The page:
• Daniel Hooper


In this article I wanted to take a look back at our projects over the last 2-3 years and put together a list of the five biggest lessons we have taken away from our experiences because what better way to learn than from real-world examples!

1. Always leave a contingency in your estimates!

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We are sure you have heard this piece of advice before when discussing building and renovation projects but we cannot stress how important it is, especially for new renovators. When we look back at the five renovations and two sub-divisions we have completed over the last 2 years it can be seen clearly that we ended up going over our initial budget on every single project. When you are dealing with an older home there will always be unknowns and if we had not allowed ourselves a contingency we would have been in big trouble! When looking at a project even the most experienced builder will allow a contingency so if you are a new renovator please allow at least 15-20% and make sure your project is still profitable even if the price goes up otherwise walk away! 2. Never try to outsell the comparable properties!

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This probably the hardest lesson we have had to learn because it was a lesson that came with the only loss we have made across all of our projects. Our third project was a well maintained low-set house in North Brisbane. When we reviewed the property we observed that the layout of the house was what we considered "better" than the competing low-set houses with a small laundry and a small deck. We made the decision to purchase the property and try to do a high-end renovation and we thought that with the fancy finishes and the slightly better floor plan we would be able to break the suburb records for this type of house. This turned out to be a mistake and the property ended up taking around 3 months to sell and although we did break the suburb price record we did not do it by enough and we walked away with a small loss and a lot of tough lessons learned!

3. Don't be afraid to walk away from a deal!

This one sounds obvious but it can be very hard to do. We have had a few potential projects where we have spent weeks scouring the web and late evenings doing due diligence and everything looked great and then when we started to get quotes the renovation costs went through the roof! We found ourselves trying to find reasons to buy the property because we were already so invested in it and had already seen ourselves completing it in our own head. This is a HUGE mistake. Although you might have spent a lot of time on a project you should always have the mentality of trying to talk yourself out of proceeding with it and not the other way round. What I mean by this is that you should be looking for objections to buying the project every step of the way. If you get to the end of your due diligence and the project still looks like a winner, despite your search for objections then you know it will be profitable. If you find yourself trying to make excuses to buy the project then run for the hills!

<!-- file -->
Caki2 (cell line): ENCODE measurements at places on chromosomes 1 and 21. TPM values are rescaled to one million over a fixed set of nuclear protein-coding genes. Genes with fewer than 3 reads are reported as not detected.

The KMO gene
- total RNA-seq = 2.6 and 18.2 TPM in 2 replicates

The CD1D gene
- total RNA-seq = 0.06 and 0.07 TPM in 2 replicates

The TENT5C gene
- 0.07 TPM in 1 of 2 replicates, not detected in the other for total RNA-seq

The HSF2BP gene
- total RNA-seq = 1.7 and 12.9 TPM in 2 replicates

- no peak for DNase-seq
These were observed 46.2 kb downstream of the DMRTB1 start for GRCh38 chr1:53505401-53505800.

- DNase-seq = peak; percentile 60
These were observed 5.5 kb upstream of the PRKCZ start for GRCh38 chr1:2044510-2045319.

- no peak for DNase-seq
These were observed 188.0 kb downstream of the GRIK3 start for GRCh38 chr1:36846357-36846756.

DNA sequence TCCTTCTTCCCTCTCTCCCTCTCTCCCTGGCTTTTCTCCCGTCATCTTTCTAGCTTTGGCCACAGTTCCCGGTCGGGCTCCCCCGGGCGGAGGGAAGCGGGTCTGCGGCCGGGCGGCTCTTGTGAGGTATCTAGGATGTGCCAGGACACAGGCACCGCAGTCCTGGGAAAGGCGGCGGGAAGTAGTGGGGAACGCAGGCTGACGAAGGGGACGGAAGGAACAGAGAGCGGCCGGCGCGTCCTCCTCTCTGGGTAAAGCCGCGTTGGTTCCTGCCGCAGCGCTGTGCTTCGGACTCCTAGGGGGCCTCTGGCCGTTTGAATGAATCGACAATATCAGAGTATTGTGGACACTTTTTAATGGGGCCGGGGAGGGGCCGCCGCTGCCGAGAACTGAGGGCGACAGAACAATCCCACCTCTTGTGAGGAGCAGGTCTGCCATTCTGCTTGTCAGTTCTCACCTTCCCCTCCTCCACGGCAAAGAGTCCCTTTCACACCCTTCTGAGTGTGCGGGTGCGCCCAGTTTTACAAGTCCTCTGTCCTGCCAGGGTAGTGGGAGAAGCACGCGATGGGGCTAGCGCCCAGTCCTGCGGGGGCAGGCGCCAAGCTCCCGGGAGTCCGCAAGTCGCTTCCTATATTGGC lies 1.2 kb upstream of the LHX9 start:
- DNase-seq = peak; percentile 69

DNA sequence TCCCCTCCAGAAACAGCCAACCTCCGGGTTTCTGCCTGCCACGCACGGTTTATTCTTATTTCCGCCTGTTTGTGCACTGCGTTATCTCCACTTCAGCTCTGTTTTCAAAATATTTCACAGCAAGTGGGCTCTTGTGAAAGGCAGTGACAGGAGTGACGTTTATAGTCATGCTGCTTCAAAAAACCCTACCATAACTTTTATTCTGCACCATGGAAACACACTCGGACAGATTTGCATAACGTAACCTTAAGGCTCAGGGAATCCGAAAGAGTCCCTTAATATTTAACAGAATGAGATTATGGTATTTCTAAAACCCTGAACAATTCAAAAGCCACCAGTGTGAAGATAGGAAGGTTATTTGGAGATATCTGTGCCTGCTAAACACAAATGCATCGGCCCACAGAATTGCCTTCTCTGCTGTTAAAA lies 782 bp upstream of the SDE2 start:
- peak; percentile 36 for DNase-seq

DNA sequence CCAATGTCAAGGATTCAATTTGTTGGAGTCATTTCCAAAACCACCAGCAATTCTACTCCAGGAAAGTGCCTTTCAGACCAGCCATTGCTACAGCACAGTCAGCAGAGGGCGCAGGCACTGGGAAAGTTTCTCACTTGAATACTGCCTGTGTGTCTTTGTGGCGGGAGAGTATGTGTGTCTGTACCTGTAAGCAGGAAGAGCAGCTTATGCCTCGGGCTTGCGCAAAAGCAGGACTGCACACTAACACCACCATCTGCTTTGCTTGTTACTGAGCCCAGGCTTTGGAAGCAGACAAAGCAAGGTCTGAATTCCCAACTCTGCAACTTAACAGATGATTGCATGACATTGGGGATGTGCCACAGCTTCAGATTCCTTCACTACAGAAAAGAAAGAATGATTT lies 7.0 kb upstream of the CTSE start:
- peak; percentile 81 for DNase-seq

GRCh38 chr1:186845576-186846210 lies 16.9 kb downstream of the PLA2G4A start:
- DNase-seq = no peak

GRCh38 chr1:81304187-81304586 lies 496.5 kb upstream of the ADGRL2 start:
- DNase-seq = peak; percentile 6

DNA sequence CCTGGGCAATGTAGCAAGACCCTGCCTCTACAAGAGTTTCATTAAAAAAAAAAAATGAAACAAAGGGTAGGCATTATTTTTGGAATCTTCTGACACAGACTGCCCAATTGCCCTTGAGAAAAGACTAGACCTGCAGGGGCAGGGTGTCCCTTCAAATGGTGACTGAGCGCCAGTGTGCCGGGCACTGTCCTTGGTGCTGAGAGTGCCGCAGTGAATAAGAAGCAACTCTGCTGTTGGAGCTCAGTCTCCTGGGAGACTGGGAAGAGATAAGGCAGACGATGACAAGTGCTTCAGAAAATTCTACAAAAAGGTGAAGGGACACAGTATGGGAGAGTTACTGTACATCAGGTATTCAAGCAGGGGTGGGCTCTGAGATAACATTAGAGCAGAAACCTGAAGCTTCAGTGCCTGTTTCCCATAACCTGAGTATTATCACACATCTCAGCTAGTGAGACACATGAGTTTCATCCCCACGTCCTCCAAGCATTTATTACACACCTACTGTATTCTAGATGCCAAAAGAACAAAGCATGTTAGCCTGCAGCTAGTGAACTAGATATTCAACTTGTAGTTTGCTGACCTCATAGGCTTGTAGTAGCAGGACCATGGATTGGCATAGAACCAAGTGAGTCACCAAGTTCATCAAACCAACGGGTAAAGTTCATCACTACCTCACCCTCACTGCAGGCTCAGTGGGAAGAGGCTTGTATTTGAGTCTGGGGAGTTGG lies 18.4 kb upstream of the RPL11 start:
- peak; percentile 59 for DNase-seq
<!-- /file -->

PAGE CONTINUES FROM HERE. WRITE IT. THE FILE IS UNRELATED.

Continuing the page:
4. Pay special attention to the area surrounding the house!

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This comes down to the idea of looking for potential objections again. When you go to view a prospective project you need to put yourself in the shoes of your eventual buyer. In general you will be in an area of old houses and you will be selling a newly renovated home. When you are selling your property at the end of your renovation you will be selling a "premium" product for that area so you need to make sure the surrounding properties do not scare off your target buyers. On one of our first projects we had two blocks of land to sell on a decent street but what we didn't realise when we settled due to us not having a proper system in place to review the area was that there was an abandoned house on the street that actually had some graffiti and broken windows, on top of this there was an electrical sub-station around the corner. We would have lost at least five or six potential buyers on these lots due to the neighbouring blocks!

5. Do not always assume you will fetch the premium price!

Our last point is just a word of warning. When you are doing your project feasibility and evaluating the post-renovation sales price make sure you do not base the feasibility on your property achieving the absolute premium sales price for the area. When selling a property there are many different factors that affect the price and you can never fully understand the story behind a comparable sale. What we have found is that, when estimating your sales price, you should analyse 4-5 comparable properties and as long as they are similar to yours then you should aim for a sales price in the mid-high range of the comparable properties. This should allow you to achieve your target sales price and also to sell the property in a short timeframe. If you need to achieve top dollar in order to make profit you may end up sitting on the market for months!

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Thank you so much for reading this week! Hopefully these points will help make sure you don't make the same mistakes we did!

We would love to hear from you if you have any questions or feedback.

Also please don't forget to check out our facebook and instagram page - @onepercentproperty and our twitter - @onepercentbris.

Have a great day!

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